"Dr. Wily! What Does the Scouter Say About His Power Level?!"

As some of you may well know, the era of the original PlayStation saw numerous Rockman releases in Japan which never made their way Westward, and among those releases were the Rockman Complete Works titles. Each of the six games in the Complete Works series was a re-release of one of the classic NES games from the original Rockman series, each featuring a number of enhancements and bonus features, making them comparable to a special DVD release of a movie which originally came out on VHS. Of course, the Complete Works did eventually make their way into the hands of Blue Bomber fans in the United States and Canada through the multiplatform release of Mega Man Anniversary Collection in 2004. However, as those who have played the Japanese versions know, the games were all but completely stripped of the features found in the original PS1 titles, and as such, only a small number of fans have been able to behold what lies within.

One such feature utilized another Japanese-exclusive, Sony's PocketStation, a memory card device which acted much like the SEGA Dreamcast's VMU cards, among other things. Used in conjunction with the Rockman Complete Works titles, players could beef up their Blue Bomber on the go so that when he "returned" to the PlayStation game, his power would be increased considerably.

In a way, it is perhaps not unlike what Nintendo is currently promoting with the recent release of Pokémon HeartGold & SoulSilver versions. With the PocketStation program, named "Pocket Rock" (PokéRock?), players could give Rockman more health, increase his running speed, power up his buster, or if they were feeling merciful, increase the stats of the Robot Masters in the games so that they would put up more of a fight.

As noted earlier, the Japanese exclusivity has meant that few Mega Man fans in the West have been able to witness these feats personally. Fortunately, some recent uploads from RetroGameDepot and SuperMega233 allow us to see the PocketStation in action, as well as what a real "powered up" Rockman can do to his opposition in the Complete Works version of Rockman 5:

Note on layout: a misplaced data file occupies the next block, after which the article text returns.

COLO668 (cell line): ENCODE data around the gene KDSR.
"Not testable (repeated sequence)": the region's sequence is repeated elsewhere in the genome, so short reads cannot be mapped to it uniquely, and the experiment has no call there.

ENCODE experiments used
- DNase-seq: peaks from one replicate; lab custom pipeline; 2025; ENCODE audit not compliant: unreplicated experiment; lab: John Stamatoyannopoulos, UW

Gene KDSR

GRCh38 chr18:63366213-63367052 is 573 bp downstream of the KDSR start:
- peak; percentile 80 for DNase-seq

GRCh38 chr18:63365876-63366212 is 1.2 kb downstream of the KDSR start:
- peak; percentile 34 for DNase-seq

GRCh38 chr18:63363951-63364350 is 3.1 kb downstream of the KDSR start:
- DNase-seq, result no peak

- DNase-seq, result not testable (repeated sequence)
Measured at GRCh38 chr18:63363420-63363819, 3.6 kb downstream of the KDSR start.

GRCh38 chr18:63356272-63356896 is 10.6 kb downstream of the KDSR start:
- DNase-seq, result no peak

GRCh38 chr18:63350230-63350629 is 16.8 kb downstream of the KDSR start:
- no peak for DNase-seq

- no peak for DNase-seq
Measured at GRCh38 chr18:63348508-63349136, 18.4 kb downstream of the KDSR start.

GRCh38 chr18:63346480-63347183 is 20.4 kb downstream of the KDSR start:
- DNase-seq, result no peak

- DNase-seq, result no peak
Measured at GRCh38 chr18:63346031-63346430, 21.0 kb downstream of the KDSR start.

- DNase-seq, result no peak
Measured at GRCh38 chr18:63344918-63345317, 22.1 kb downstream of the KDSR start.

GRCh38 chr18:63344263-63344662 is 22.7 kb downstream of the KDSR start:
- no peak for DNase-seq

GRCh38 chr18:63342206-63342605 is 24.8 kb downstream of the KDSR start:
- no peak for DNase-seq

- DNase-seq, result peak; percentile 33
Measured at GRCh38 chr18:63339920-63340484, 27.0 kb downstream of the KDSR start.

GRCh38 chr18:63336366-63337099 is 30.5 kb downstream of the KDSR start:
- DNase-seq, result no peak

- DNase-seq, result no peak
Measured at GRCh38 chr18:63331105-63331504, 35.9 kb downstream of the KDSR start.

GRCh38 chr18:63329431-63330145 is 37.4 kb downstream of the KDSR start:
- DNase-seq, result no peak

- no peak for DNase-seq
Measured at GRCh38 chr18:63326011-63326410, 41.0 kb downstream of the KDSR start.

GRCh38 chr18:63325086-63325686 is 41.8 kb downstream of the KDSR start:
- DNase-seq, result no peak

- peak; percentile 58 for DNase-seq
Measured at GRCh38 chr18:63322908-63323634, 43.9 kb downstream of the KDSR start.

Wow. Wouldn't it be fun to wield that kind of power?

It is truly unfortunate that these bonuses, among others, did not make it into the Mega Man Anniversary Collection. Of course, how it would work with the PlayStation 2 and Xbox versions is anyone's guess, but given how Nintendo boasted the connectivity of the Game Boy Advance to the GameCube, one would think they might have been able to implement it there, just as SEGA did with the Chao Gardens in the Sonic Adventure titles. And perhaps then the awkwardness of the control scheme would have at least been balanced out in part.

If Capcom ever decides to make another such collection, maybe they'll find a way to include the feature with the Nintendo DSi and PlayStation Portable (or whatever handhelds are available at the time).

For now, however, you can learn more about what was released through the Rockman 5 PocketStation FAQ and, if you can read Japanese, the website PocketStation Generation.

Source: Protodude's Rockman Corner